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  • Microsoft Most Valuable Professional
  • INETA Community Champion
  • Leader, NJDOTNET: Central New Jersey .NET User Group

Friday, August 19, 2011

Advice for new developers

After a recent user group presentation I was asked what advice I had for developers looking to break into the business. The result was the brain dump below.  For some reason I'm a huge fan of bulleted lists, so below is my advice in bulleted form.  The first two are really all you need. The rest are just icing.
  • Find a mentor What we do is a craft, and the best (quickest, at least) way to go from layman to craftsman is to go through an apprenticeship.
  • Focus on the "why", not the "how" There are many ways to skin a cat, but the biggest question is: what are you hoping to accomplish by skinning the cat? Our craft is filled with subtlety, nuance, and often strong opinions. The goal is to create working, useful software and the tools we use to do that are often different with each scenario. Thus, the best answer to "how should I do this?" is "It depends."
    • You might want to be an "ASP.NET developer", but ASP.NET and even .NET as a whole are just a piece of the larger development world. Languages and syntax are not universal, but fundamental concepts and techniques are. When you know the fundamentals you can apply them to quickly grasp any new technology or concept.
  • Soak in as many blogs and podcasts as you can Working physically alongside a mentor cannot be beat. But, if you are trying to "break in to the business" it is often not a viable option.  In lieu of face-to-face collaboration, go to the web! Online tutorials and API documentation tells you the how, but blogs and podcasts usually offer far more insight into the why. Find as many blogs and podcasts as you can and immerse yourself in them. Here are a few that I love:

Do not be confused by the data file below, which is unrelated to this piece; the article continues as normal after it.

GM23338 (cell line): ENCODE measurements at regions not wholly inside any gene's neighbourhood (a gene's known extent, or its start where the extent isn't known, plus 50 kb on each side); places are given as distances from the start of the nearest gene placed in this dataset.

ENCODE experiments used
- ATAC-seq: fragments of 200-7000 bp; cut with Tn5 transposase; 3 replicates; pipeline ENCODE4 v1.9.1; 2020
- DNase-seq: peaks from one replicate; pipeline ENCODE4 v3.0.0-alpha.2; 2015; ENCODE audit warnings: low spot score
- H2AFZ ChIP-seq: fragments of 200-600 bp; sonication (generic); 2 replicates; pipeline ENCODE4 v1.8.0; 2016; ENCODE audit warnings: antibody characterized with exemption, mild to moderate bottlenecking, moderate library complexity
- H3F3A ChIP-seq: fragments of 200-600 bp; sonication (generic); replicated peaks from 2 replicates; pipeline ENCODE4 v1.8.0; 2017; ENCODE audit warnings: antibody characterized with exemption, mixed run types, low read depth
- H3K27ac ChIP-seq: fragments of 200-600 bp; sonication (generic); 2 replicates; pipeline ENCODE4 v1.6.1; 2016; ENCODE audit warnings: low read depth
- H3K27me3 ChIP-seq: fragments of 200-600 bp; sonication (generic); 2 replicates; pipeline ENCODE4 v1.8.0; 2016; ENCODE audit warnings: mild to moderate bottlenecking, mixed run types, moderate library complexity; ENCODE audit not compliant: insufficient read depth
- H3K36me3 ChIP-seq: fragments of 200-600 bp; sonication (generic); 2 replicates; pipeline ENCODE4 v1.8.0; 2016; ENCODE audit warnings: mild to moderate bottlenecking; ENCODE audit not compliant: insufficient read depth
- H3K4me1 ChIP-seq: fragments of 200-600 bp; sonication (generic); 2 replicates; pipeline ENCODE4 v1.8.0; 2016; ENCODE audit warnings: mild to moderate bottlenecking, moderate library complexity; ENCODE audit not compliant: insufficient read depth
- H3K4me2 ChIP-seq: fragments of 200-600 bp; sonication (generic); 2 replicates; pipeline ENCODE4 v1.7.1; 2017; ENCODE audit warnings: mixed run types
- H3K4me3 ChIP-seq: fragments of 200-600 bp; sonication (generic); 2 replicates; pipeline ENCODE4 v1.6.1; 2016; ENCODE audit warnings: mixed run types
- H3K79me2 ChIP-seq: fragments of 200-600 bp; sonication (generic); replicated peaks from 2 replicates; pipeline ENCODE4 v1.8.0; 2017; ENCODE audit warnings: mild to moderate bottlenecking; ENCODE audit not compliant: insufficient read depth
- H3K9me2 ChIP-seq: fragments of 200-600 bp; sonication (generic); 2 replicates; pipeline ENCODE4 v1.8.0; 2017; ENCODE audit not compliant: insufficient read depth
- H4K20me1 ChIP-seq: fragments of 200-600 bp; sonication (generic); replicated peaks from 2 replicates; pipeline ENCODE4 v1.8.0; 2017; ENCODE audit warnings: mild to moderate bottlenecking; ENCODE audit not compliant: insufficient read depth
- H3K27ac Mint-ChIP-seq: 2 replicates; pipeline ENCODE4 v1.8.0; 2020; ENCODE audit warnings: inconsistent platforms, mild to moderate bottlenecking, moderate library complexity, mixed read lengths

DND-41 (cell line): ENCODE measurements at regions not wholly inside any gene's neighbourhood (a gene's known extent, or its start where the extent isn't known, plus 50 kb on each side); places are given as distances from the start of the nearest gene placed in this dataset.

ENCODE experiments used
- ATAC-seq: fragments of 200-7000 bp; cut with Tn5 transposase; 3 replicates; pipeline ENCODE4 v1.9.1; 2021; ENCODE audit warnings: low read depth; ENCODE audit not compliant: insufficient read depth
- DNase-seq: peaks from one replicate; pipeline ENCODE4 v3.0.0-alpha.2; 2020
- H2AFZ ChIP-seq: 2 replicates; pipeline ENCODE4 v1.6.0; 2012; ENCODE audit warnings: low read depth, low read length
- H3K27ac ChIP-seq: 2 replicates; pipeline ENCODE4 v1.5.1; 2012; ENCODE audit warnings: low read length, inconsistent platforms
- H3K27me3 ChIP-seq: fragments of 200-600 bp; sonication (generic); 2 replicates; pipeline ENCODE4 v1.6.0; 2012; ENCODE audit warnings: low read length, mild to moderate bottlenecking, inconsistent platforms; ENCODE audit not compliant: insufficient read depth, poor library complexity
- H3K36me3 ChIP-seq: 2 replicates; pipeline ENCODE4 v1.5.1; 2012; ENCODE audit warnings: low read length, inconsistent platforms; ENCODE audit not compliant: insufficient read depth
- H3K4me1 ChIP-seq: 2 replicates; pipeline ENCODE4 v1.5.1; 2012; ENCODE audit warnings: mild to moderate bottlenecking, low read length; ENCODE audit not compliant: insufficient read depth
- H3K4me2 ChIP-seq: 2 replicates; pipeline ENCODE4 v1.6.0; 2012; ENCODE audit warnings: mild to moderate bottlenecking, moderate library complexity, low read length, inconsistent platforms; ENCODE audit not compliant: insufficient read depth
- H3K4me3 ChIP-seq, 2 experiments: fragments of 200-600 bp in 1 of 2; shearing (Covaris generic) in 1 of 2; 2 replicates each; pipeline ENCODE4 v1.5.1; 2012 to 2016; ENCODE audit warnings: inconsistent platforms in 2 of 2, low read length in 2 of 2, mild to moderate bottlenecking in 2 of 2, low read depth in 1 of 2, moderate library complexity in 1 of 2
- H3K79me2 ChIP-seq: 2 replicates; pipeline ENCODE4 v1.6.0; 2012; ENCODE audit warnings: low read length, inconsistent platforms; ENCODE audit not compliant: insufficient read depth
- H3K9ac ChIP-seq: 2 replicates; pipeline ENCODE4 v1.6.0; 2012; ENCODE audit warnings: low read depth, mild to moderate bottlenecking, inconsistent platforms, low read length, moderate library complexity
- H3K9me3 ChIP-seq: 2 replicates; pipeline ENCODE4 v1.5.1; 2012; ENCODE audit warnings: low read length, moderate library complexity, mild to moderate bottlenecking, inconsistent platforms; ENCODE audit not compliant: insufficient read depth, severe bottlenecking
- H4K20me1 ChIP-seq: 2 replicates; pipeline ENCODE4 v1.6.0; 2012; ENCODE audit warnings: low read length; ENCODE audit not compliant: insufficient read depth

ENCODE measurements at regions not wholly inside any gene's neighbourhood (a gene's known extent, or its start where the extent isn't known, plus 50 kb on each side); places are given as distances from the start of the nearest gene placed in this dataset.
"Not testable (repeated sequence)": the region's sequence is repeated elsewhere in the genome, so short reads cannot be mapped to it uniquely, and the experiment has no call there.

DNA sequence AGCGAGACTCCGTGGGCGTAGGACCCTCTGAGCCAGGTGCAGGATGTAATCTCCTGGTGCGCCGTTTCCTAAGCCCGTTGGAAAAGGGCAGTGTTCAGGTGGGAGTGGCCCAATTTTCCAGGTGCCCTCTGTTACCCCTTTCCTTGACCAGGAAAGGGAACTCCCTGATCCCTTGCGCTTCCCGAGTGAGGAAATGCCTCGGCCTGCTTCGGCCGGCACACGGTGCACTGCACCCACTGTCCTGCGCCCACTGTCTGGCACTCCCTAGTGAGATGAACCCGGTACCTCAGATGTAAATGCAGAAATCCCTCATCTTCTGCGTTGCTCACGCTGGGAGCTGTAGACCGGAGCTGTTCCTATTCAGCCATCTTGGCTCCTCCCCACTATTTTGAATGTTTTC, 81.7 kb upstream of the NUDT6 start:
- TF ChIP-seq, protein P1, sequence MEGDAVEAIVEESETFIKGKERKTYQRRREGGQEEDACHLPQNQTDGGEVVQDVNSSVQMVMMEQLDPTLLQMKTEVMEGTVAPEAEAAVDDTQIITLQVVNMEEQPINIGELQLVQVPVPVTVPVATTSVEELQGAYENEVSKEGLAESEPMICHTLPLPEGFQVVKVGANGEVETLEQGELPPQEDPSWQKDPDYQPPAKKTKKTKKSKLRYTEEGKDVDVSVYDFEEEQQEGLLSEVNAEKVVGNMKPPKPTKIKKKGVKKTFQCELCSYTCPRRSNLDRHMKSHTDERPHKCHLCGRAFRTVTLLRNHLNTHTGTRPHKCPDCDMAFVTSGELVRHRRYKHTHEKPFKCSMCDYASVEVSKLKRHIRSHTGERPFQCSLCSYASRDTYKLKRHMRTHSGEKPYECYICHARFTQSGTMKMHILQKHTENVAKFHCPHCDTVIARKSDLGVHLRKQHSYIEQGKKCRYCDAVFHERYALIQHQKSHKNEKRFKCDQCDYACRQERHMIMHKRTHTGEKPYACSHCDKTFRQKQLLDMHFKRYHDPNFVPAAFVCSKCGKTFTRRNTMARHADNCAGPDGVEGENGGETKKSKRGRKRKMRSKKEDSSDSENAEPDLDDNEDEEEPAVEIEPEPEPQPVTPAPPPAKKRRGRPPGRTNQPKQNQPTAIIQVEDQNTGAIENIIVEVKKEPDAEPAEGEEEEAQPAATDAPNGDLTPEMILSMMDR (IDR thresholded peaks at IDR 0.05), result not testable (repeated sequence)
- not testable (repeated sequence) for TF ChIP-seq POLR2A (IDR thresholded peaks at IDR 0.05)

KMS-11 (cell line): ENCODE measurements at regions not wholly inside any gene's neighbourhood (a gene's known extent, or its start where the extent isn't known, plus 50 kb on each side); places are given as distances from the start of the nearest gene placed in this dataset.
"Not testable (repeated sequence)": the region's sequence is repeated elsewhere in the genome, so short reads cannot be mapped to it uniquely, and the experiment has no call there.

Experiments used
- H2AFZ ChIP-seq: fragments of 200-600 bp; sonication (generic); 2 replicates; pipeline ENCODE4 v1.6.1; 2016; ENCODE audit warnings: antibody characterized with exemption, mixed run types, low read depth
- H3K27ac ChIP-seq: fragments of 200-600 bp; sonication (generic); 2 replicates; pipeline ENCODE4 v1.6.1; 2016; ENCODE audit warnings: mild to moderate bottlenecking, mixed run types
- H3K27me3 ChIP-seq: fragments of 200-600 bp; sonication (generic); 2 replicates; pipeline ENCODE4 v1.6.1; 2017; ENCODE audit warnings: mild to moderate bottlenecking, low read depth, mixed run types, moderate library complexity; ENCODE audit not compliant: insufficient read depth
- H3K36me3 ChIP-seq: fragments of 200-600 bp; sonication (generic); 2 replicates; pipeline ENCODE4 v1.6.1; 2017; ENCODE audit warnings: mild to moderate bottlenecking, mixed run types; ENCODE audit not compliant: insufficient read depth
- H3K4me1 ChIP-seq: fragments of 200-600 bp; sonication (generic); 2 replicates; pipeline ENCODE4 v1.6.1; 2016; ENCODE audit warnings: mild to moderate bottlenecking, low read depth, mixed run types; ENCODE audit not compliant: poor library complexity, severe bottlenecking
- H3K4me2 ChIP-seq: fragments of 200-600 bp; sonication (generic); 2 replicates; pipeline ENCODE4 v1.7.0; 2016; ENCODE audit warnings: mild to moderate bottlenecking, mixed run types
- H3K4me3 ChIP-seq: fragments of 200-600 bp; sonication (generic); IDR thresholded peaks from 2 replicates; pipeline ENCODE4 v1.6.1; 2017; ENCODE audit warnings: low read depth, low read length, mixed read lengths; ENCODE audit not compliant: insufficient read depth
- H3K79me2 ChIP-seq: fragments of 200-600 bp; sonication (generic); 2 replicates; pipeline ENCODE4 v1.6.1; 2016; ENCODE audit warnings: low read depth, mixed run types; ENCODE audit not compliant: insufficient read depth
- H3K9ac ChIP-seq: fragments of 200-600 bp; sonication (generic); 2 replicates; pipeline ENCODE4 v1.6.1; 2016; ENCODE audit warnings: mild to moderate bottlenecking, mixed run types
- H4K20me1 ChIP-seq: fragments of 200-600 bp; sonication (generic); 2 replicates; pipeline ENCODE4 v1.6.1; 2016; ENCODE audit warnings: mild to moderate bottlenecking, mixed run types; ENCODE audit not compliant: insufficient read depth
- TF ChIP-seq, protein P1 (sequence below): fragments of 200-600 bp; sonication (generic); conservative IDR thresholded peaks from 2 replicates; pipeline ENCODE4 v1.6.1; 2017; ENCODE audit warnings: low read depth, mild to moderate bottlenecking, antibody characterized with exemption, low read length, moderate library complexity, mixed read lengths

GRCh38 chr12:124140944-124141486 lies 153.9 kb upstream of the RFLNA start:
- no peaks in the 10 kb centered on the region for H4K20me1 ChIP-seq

• Code, code, code! Focus on the why all you want - it's useless without the how!  You need to learn languages and frameworks and - like spoken languages - the best way to learn them is to use them... over and over.  Until your fingers hurt.
    • Find all the tutorials you can and run through them (considering the why along the way)
    • Make up your own projects and complete them.  Try to come up with things that resemble "real world scenarios"
    • Browse the source of open source projects and see how they do things (this is a tactical twist on the "mentor" concept).
    • Commit to an open source project!  Not only will this force you to figure out how to write the code, most open source project coordinators will give you a "free" code review to boot.  (Hey, that sounds almost like in-person mentoring!)
Software development can be fun, exciting, and very rewarding (in many ways), but in order to get the most out of it, you have to put the time in to learn the craft.

Good luck, and happy coding!